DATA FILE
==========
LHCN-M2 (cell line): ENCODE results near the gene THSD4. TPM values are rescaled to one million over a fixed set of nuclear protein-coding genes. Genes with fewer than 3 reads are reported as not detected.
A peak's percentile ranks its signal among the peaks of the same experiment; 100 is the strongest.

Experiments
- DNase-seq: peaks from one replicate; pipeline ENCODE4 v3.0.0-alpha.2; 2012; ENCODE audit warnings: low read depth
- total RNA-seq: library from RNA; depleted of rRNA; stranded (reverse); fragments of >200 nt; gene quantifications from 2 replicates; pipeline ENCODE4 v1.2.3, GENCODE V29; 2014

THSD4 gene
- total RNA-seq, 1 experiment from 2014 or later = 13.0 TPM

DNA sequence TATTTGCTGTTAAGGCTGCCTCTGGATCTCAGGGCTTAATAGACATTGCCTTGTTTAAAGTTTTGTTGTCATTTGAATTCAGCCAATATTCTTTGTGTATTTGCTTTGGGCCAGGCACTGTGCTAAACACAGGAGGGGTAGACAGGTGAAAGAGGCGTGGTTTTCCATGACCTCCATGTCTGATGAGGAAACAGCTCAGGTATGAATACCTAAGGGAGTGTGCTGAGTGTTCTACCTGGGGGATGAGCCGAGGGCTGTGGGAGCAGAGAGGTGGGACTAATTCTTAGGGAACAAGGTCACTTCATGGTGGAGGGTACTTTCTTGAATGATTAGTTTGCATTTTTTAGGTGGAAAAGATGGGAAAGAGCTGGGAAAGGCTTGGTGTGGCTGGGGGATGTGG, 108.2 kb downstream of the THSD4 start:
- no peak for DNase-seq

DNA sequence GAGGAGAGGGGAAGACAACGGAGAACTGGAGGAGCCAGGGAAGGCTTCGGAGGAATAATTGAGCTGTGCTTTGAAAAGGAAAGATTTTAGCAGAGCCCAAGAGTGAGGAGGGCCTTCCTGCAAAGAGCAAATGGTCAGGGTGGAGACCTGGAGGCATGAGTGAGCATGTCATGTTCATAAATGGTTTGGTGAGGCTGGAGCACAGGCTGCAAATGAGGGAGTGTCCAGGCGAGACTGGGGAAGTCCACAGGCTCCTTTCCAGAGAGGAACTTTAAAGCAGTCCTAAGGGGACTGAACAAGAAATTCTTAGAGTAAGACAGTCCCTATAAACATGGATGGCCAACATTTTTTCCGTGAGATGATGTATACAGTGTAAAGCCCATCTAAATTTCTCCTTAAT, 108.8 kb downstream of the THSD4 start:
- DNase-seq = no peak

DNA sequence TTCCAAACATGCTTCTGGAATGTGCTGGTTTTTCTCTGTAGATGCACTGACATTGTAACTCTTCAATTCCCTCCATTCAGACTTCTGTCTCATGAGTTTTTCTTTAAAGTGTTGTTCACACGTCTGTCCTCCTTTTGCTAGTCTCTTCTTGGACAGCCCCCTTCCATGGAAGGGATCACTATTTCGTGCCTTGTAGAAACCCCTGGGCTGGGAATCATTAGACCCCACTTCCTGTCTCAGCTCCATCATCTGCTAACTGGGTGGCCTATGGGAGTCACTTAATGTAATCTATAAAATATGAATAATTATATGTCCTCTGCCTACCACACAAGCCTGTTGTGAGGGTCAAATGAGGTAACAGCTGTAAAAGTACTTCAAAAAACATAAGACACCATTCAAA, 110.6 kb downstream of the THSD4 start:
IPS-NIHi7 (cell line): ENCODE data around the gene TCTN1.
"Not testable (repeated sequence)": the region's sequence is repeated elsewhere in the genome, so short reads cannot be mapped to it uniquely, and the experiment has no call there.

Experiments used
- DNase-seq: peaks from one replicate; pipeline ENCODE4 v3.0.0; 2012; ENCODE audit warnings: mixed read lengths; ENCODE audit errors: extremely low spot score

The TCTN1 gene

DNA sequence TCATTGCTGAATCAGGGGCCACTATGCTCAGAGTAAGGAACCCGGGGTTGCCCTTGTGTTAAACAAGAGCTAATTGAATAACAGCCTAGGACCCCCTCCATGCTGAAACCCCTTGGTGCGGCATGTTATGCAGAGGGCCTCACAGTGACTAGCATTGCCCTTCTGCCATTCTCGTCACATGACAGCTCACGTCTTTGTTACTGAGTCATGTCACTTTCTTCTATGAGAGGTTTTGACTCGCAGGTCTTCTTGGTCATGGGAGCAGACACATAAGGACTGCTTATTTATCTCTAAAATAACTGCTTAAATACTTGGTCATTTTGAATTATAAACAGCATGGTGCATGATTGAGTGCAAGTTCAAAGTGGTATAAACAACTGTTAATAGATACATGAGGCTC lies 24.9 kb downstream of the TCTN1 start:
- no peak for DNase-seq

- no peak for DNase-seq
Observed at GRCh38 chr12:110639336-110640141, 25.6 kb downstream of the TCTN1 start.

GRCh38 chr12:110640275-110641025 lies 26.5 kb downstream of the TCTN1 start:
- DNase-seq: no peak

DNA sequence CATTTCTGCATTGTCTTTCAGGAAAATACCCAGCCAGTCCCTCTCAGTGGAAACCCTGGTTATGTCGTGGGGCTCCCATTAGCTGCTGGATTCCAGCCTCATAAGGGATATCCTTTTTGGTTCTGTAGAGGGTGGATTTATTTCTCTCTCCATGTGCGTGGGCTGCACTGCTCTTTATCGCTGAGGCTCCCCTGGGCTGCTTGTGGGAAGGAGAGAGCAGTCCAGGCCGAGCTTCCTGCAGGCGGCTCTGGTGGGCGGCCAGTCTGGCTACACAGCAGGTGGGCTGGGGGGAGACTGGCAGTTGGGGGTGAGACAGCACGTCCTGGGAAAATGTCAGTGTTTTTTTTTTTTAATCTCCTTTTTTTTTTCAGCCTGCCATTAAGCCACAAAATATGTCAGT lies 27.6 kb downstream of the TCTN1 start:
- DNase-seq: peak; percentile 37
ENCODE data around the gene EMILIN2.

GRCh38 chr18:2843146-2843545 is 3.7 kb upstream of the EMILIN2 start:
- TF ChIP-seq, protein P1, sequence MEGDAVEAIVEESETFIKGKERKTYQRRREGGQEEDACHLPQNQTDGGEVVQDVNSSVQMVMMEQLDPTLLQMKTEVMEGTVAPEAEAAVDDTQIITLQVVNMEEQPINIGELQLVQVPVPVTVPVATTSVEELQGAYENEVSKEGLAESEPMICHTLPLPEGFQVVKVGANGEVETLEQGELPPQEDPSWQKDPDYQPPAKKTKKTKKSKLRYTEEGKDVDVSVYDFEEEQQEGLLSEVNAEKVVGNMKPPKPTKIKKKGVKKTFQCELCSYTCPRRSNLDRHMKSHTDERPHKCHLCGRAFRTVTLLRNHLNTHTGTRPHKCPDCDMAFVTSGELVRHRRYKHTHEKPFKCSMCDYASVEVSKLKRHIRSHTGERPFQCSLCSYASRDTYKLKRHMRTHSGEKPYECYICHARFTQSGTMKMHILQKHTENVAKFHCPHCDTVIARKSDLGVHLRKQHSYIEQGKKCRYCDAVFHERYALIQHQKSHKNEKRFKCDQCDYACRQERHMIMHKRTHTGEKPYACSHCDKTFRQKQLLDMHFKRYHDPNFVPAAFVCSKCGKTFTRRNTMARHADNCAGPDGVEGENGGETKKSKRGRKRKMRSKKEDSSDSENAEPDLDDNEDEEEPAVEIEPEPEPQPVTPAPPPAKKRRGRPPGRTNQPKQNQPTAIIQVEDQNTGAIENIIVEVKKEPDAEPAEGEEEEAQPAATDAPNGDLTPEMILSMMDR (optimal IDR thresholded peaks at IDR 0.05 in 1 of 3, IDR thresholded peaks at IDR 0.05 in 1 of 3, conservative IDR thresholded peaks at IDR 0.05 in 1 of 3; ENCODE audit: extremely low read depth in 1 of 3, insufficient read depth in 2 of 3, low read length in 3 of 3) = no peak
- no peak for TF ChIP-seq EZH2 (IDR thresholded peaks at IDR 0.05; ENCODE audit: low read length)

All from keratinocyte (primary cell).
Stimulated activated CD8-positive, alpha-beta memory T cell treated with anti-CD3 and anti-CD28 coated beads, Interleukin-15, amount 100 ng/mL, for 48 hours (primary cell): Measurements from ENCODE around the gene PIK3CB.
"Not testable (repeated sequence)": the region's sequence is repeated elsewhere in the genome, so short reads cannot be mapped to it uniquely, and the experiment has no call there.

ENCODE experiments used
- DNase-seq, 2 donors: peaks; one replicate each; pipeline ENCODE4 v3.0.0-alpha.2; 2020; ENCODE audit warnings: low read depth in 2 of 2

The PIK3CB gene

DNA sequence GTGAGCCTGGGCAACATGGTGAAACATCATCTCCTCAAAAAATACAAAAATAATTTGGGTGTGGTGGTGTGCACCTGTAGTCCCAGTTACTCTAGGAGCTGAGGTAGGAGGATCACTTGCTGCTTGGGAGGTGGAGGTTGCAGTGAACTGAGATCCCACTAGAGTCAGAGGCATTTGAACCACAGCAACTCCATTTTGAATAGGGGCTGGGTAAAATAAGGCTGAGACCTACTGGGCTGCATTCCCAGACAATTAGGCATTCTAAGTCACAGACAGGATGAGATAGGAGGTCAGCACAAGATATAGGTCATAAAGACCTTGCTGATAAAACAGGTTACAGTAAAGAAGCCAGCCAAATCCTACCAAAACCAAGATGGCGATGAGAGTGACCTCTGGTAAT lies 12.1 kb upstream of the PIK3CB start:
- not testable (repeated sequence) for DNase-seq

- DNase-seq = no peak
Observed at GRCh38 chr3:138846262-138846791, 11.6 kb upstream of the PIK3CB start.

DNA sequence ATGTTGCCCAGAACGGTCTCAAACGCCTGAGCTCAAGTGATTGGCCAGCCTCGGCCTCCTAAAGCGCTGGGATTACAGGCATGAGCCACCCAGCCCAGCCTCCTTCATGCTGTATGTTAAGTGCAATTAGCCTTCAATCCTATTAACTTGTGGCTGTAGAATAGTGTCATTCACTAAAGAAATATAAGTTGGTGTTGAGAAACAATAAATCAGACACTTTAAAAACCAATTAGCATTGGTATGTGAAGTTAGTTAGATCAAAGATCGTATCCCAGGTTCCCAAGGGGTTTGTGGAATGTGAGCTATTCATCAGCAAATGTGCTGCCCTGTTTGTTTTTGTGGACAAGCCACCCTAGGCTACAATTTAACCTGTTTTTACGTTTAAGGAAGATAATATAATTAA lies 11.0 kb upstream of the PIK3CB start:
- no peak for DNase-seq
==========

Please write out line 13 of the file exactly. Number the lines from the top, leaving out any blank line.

IPS-NIHi7 (cell line): ENCODE data around the gene TCTN1.